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Research group Long-range gene regulation and 3D chromatin organization in Glioblastoma.
The group is mainly focused on how the reprogramming of regulatory regions and topological changes in 3D chromatin organization determine gene dysregulation in glioblastoma, and how this subsequently contributes to malignancy, heterogeneity and invasiveness.
Glioblastoma is the most lethal and aggressive, but also the most common, of all primary brain tumors. Most genetic variants that predispose to cancer are located in non-coding regions enriched in putative enhancers, whose systematic rearrangements have a high impact on gene expression in cancer. Despite the number of susceptibility loci identified in glioblastoma, a functional understanding of how the non-coding regulatory genome contributes to the pathogenesis is missing.
Our research is focused in understanding how the reprogramming of regulatory regions and topological changes in 3D chromatin organization determine gene dysregulation in glioblastoma. We bring knowledge from different biological and technical backgrounds into the glioblastoma field, employing next generation sequencing approaches, genome editing and live-cell imaging in both glioblastoma mouse models and patient-derived glioblastoma cell lines.
The lab is currently studying the 3D chromatin organization of the glioblastoma genome and its interplay with the epigenetic and transcriptional landscapes, and how this interplay influences malignancy and integrates cues from the neurons in the tumor microenvironment to orchestrate gene expression in glioblastoma.
Strengths in the lab
In the lab we combine state-of-the-art approaches in different fields. We have a strong expertise in "omics"-based approaches (e.g HiChIP, 4C-seq, HiC, ChIP-seq, ATAC-seq, RNA-seq), bioinformatics, CRISPR-Cas9-based (epi-)genome editing, mouse genetics, mouse models of cancer and live-cell imaging. We apply these various technologies to the study of 3D chromatin organization and long-range gene regulation in the field of glioblastoma, using both mouse models and patient-derived glioblastoma cell lines.
1. López-Pérez A, Norlin S, Steneberg P, Silvia Remeseiro, Edlund H+, Hörnblad A+. “PAN-AMPK activator O304 prevents gene expression changes and re-mobilization of histone marks in islets of diet-induced obese mice.” Scientific Reports (2021) 11:24410.
2. Dakhel S, Davies WIL, Joseph JV, Tomar T, Silvia Remeseiro, Gunhaga L. Chick fetal organ spheroids as a model to study development and disease. BMC Molecular and Cell Biology, (2021) 22, 37. http://doi.org/10.1186/s12860-021-00374-6
3. Bahr C*, von Paleske L*, Uslu VV*, Silvia Remeseiro, Takayama N, Ng SW, Murison A, Langenfeld K, Petretich M, Scognamiglio R, Zeisberger P, Benk AS, Amit I, Zandstra PW, Lupien M, Dick JE, Trumpp A, Spitz F. A Myc enhancer cluster regulates normal and leukaemic haemotopoietic stem cell hierarchies. Nature (2018) 553:515-520.
4. Symmons O, Pan L, Silvia Remeseiro, Aktas T, Klein F, Huber W, Spitz F. The Shh Topological Domain Facilitates the Action of Remote Enhancers by Reducing the Effects of Genomic Distances. Developmental Cell (2016) 39(5):529-543.
5. Silvia Remeseiro*, Andreas Hörnblad*, François Spitz. Gene regulation during development in the light of topologically associating domains. Wiley Interdisciplinary Reviews Developmental Biology (2016). 5(2):169-85.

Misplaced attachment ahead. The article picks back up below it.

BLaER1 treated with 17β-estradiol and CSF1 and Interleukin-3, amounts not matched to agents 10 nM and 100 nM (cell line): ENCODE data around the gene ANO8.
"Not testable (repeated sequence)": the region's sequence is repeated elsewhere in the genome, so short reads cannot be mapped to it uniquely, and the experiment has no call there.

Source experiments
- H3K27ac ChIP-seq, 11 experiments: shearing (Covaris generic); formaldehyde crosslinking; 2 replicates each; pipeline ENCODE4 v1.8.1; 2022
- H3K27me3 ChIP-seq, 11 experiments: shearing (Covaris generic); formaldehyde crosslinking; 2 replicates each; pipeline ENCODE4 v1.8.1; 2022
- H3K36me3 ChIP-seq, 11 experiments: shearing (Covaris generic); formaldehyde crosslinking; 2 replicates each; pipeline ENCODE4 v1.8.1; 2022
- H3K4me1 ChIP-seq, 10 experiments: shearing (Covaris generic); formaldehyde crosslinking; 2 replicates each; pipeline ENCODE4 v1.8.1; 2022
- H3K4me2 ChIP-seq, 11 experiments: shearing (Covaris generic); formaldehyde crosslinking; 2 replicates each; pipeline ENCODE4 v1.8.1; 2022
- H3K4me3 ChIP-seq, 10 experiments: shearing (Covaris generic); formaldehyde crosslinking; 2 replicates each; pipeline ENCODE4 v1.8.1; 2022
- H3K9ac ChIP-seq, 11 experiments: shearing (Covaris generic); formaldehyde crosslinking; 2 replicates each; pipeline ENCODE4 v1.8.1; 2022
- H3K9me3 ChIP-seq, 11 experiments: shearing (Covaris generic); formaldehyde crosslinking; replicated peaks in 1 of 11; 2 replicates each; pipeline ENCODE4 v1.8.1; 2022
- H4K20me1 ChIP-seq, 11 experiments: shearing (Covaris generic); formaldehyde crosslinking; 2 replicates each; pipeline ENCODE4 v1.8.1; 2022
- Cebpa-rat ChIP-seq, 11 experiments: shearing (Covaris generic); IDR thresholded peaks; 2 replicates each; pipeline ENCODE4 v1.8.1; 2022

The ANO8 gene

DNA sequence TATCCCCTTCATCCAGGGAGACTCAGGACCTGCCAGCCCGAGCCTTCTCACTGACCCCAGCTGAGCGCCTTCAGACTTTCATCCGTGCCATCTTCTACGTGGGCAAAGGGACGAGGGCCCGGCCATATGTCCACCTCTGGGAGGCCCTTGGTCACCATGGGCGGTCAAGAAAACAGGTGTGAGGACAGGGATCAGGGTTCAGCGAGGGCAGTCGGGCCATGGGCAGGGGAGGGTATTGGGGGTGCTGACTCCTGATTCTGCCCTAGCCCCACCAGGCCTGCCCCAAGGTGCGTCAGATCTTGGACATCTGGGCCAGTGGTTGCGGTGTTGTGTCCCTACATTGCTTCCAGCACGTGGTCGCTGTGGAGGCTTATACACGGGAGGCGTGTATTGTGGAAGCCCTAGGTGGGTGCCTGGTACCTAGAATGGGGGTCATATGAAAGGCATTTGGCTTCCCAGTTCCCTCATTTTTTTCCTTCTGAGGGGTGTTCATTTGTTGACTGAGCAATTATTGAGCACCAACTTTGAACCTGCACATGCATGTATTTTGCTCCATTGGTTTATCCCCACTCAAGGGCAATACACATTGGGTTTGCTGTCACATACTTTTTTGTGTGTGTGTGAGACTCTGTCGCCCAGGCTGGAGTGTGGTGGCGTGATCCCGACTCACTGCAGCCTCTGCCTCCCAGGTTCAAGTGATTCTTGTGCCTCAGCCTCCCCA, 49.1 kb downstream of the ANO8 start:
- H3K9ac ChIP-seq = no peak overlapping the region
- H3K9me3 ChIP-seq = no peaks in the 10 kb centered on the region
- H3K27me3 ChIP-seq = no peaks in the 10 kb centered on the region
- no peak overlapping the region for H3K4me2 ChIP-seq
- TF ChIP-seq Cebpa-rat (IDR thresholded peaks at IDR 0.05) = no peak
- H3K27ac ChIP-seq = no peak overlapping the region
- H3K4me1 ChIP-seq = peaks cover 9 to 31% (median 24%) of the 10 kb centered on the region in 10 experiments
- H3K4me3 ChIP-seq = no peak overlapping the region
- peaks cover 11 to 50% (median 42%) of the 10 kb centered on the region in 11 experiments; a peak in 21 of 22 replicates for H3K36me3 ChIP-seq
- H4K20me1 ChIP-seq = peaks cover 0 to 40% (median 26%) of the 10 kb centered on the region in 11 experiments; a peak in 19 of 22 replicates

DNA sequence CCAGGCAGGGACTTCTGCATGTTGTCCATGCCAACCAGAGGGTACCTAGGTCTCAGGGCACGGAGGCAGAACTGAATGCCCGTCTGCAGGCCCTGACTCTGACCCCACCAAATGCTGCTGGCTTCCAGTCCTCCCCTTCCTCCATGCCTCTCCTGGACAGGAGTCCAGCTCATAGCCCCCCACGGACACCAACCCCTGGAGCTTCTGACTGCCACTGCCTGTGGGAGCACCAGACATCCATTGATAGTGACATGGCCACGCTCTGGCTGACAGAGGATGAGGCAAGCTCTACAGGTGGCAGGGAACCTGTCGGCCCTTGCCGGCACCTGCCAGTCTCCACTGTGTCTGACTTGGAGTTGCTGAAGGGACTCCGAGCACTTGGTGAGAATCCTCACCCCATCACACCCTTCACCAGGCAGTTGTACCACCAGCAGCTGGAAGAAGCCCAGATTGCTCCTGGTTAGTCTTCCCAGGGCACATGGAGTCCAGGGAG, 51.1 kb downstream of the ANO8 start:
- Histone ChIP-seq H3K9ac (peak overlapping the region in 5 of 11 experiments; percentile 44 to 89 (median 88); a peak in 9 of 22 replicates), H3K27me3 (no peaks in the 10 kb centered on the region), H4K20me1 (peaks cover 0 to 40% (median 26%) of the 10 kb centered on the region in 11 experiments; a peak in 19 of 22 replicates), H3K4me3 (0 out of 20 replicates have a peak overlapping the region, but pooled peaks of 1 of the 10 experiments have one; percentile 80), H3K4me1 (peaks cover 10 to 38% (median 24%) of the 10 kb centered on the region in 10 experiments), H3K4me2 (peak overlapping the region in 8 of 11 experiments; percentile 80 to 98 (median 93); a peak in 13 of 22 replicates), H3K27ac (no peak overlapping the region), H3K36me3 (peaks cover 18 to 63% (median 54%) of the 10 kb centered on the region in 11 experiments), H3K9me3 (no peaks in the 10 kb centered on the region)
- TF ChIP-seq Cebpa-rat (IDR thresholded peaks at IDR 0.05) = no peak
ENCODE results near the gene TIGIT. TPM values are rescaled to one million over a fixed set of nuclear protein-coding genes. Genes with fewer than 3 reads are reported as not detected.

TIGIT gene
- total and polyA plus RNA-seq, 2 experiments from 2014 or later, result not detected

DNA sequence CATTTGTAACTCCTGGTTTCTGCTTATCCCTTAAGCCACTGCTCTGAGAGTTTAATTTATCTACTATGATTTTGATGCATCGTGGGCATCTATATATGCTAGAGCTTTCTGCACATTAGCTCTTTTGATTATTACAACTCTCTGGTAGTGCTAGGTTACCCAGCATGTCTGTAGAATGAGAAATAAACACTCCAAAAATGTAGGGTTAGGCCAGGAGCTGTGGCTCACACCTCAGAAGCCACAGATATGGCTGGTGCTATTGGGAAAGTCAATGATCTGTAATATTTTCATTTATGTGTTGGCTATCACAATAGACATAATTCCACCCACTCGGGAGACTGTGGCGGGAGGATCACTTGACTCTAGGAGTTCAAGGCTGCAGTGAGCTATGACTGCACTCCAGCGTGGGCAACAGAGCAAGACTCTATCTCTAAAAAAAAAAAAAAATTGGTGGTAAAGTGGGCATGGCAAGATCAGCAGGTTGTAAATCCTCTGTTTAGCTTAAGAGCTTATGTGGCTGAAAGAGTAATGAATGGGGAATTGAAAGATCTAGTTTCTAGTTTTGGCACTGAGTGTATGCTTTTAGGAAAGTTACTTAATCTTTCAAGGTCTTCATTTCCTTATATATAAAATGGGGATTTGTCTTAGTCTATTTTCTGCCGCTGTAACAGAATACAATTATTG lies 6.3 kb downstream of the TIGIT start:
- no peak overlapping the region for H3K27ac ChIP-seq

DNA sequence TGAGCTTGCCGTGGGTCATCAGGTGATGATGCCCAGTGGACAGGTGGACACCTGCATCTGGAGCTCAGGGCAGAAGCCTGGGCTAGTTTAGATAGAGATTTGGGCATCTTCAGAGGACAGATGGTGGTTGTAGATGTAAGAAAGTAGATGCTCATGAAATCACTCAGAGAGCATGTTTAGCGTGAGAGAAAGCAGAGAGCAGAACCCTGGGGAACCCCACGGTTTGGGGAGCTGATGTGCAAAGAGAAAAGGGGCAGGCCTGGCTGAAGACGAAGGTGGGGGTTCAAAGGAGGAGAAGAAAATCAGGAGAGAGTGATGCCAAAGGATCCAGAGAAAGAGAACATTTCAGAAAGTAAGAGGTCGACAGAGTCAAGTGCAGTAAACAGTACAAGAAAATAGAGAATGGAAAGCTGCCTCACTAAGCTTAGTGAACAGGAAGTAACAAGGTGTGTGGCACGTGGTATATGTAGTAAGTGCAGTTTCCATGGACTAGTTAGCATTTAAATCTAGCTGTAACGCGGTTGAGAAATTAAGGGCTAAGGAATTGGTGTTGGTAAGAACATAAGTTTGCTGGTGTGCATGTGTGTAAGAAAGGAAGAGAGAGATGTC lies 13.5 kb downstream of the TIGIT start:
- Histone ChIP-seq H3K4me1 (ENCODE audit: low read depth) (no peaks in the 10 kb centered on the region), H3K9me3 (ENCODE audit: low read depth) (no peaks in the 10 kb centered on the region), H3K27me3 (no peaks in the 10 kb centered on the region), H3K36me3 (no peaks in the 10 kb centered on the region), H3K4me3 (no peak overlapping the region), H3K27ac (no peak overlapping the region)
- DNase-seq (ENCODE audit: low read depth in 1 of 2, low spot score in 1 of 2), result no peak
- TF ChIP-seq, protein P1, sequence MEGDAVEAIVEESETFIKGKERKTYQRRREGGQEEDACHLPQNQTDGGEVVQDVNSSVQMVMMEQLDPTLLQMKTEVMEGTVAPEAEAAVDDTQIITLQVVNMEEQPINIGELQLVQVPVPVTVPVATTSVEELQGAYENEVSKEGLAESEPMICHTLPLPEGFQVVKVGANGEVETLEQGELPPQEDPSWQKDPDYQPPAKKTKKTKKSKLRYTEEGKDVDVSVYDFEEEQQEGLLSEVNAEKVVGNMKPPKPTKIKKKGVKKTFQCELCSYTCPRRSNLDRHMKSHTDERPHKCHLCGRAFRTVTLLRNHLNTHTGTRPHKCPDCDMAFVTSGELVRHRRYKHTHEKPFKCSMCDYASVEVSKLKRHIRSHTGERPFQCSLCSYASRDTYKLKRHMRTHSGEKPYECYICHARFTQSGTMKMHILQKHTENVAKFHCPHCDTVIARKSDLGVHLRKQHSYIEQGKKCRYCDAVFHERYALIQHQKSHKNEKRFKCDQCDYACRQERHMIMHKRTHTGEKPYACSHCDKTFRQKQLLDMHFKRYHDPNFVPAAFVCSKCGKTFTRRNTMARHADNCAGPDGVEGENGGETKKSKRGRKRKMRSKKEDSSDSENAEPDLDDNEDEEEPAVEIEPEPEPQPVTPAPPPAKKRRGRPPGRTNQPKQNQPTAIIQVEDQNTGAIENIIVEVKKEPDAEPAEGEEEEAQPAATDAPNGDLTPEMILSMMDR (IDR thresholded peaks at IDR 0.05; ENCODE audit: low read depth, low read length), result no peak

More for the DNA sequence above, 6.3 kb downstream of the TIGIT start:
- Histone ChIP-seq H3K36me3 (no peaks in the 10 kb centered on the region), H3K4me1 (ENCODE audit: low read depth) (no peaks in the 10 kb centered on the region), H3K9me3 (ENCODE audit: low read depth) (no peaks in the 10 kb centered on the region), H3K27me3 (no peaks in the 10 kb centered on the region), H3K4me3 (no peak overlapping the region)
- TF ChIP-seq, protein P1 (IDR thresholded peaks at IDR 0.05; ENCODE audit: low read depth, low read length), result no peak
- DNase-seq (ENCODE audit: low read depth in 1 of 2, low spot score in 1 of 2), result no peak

6. Cuadrado A, Silvia Remeseiro, Graña O, Pisano DG, Losada A. The contribution of cohesin-SA1 to gene expression and chromatin architecture in two murine tissues. Nucleic Acids Research (2015) 43(6):3056-3067.
7. Silvia Remeseiro and Ana Losada. Cohesin, a chromatin engagement ring. Current Opinion in Cell Biology, (2013) 25(1):63-71.
8. Silvia Remeseiro, Cuadrado A, Losada A. Cohesin in development and disease. Development (2013) 140(18):3715-8.
9. Silvia Remeseiro, Cuadrado A, Kawauchi S, Calof AL, Lander AD, Losada A. Reduction of Nipbl impairs cohesin loading locally and affects transcription but not cohesion-dependent functions in a mouse model of Cornelia de Lange Syndrome. Biochimica et Biophysica Acta – Molecular Basis of Disease (2013) 3;1832(12):2097-2102.
10. Lopez-Contreras AJ, Ruppen I, Nieto-Soler M, Murga M, Rodríguez-Acebes S, Silvia Remeseiro, Rodrigo-Perez S, Rojas AM, Mendez J, Muñoz J, Fernandez-Capetillo O. A proteomic characterization of factors enriched at nascent DNA molecules. Cell Reports (2013) 3(4):1105-16.
11. Silvia Remeseiro, Cuadrado A, Carretero M, Martínez P, Drosopoulos WC, Cañamero M, Schildkraut CL, Blasco MA, Losada A. Cohesin-SA1 deficiency drives aneuploidy and tumourigenesis in mice due to impaired replication of telomeres. EMBO Journal (2012) 31:2076-2089.
12. Silvia Remeseiro*, Cuadrado A*, Gómez-López G, Pisano DG, Losada A. A unique role of cohesin-SA1 in gene regulation and development. EMBO Journal (2012) 31:2090-2102.
13. Cuadrado A, Silvia Remeseiro, Gómez-López G, Pisano DG, Losada A. The specific contributions of cohesin-SA1 to cohesion and gene expression: implications for cancer and development. Cell Cycle (2012) 11(12):2233-8.
14. Carretero M, Silvia Remeseiro, Losada A. Cohesin ties up the genome. Current Opinion in Cell Biology (2010) 22(6):781-7.
15. Baquero-Montoya C, Gil-Rodríguez M, Teresa-Rodrigo M, Hernández-Marcos M, Bueno-Lozano G, Bueno-Martínez I, Silvia Remeseiro, Fernández-Hernández R, Bassecourt-Serra M, Rodríguez de Alba M, Queralt E, Losada A, Puisac B, Ramos F, Pié J. Could a patient with SMC1A duplication be classified as a human cohesinopathy? Clinical Genetics (2013) May 17. Doi: 10.1111/cge. 12194, 2014:85:446-451.
16. Ruiz-Romero C, Carreira V, Rego I, Silvia Remeseiro, López-Armada MJ, Blanco FJ. Proteomic analysis of human osteoarthritic chondrocytes reveals protein changes in stress and glycolysis. Proteomics (2008) 8:495-507.